• Rockefeller advocated for everyone to be a capitalist and own industries, railroads, and telegraph lines.
  • Rockefeller worked among manual laborers and gained their respect.
  • He projected a homespun Baptist image of humility despite his immense wealth.
  • Rockefeller was anti-union and used compliments and promises of decent wages to dissuade workers from organizing.
  • The Ludlow Massacre occurred when Rockefeller's family hired a militia to break a strike held by coal miners.
  • Standard Oil became infamous for labor issues, although it had fewer workers compared to other industries.
  • Rockefeller amassed tremendous wealth through Standard Oil but is often portrayed as a benevolent billionaire due to his philanthropy.
  • 'Undercover Boss' TV show follows corporate executives who disguise themselves as entry-level workers to understand their companies better.
  • The show aims to rehabilitate executives amid public distrust of major corporations during the recession.

'Undercover Boss' and CEO PR Stunts

13:32 - 20:25

  • The TV show 'Undercover Boss' was created in response to growing public distrust of major corporations during the recession.
  • The show aimed to rehabilitate executives and address worker unrest.
  • The portrayal of CEOs as out of touch with their own companies is a convenient misdirection from the fundamental power structure.
  • During the financial crisis, top corporations laid off workers while making significant profits.
  • CEOs at the top 50 layoff firms took home nearly $12 million on average in 2009.
  • 'Undercover Boss' tapped into a sense of unfairness and populism in the culture at that time.
  • The show relied on recurring character archetypes such as the Good Worker, Bad Worker, and Benevolent Boss.
  • Good Workers often aligned their dreams with ascending within the company they worked for.
  • Bad Workers were portrayed as insubordinate or not taking their job seriously.
  • 'Undercover Boss' is seen as evil, dishonest, and manipulative by using deception for entertainment purposes.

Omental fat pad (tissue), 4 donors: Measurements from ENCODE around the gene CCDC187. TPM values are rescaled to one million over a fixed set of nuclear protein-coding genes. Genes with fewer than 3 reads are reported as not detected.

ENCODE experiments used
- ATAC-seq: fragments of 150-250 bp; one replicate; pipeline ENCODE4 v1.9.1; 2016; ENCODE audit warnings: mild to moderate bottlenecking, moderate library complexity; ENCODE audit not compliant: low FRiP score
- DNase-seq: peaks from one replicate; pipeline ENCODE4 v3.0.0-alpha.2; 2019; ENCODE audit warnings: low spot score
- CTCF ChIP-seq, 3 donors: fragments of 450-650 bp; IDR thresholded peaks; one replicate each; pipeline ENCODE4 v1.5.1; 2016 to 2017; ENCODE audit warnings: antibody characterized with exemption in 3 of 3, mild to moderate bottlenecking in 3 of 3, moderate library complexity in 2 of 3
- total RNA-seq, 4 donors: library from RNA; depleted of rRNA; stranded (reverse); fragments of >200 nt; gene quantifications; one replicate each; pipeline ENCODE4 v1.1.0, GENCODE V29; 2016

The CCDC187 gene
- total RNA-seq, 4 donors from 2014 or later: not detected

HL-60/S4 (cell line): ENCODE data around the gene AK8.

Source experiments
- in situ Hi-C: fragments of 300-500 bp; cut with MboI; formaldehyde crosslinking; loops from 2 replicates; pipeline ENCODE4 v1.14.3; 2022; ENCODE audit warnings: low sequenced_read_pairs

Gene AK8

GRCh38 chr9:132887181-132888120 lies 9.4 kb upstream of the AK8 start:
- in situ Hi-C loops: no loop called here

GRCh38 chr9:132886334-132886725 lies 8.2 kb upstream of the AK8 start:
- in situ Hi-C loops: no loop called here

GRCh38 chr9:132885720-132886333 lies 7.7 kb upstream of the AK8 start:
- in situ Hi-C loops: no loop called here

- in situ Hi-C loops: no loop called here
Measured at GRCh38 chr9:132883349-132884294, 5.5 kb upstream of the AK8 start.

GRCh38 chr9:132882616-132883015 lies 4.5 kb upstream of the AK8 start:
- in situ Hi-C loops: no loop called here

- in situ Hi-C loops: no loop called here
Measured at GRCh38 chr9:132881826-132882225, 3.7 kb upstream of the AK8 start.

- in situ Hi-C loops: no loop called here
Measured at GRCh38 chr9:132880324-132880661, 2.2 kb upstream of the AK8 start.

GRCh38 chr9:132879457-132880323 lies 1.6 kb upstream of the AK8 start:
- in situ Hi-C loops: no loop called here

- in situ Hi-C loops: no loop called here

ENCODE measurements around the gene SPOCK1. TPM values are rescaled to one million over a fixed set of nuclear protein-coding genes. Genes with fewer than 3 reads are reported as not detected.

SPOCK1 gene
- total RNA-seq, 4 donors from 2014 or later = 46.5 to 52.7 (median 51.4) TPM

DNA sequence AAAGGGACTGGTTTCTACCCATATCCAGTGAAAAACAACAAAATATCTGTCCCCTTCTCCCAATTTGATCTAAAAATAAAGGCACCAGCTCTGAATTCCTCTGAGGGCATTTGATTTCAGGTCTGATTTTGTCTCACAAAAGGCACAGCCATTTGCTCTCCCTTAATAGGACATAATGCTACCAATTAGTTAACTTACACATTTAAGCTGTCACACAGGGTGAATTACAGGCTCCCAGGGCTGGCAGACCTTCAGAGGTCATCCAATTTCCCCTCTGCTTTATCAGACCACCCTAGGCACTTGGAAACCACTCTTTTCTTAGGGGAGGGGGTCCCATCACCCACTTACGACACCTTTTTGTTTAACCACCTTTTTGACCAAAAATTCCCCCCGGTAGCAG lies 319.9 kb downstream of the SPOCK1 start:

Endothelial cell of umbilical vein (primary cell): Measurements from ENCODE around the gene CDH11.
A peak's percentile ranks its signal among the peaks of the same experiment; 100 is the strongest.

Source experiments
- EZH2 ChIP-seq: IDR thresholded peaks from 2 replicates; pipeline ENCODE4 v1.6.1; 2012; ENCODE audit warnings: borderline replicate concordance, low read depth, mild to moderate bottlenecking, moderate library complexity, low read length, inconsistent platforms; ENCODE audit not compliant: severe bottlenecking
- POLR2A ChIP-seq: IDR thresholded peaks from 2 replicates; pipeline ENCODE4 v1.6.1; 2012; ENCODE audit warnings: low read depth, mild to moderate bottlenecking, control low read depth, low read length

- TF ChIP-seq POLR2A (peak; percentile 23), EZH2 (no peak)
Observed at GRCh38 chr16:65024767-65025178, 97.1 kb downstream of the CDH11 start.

'Undercover Boss' Manipulative Tactics

20:01 - 26:55

  • The TV show 'Undercover Boss' uses manipulative tactics to create entertainment.
  • The show often portrays bosses cutting corners and compromising quality for profit.
  • The benevolent boss trope is common in the show, where good workers are rewarded individually but not institutionally.
  • In one episode, the CEO of Fast Signs gives an employee a week of training, $15,000 for his church, and a new car.
  • The show perpetuates the idea that good workers may be rewarded with executive training opportunities.
  • Corporate messaging often tries to portray CEOs as relatable and down-to-earth, such as Uber's former CEO driving for Uber on occasion.
  • However, this messaging can be misleading and dismissive of the challenges faced by workers.

Executives' PR Stunts and Worker Realities

26:27 - 33:11

  • Uber CEO, Dara Kasar Shahi, drove for Uber as a PR stunt to reinforce the idea that it was fun and not a real job.
  • Executives of major companies have been participating in similar PR stunts, such as Air New Zealand's CEO serving water on a flight and Starbucks' new CEO planning to work as a barista every month.
  • The media has generally praised these PR stunts, but they often trivialize the actual work and dangers faced by employees.
  • A Wall Street Journal profile on Dara Kasar Shahi revealed that he realized drivers' complaints were valid after driving for Uber himself. However, driver pay remains an issue.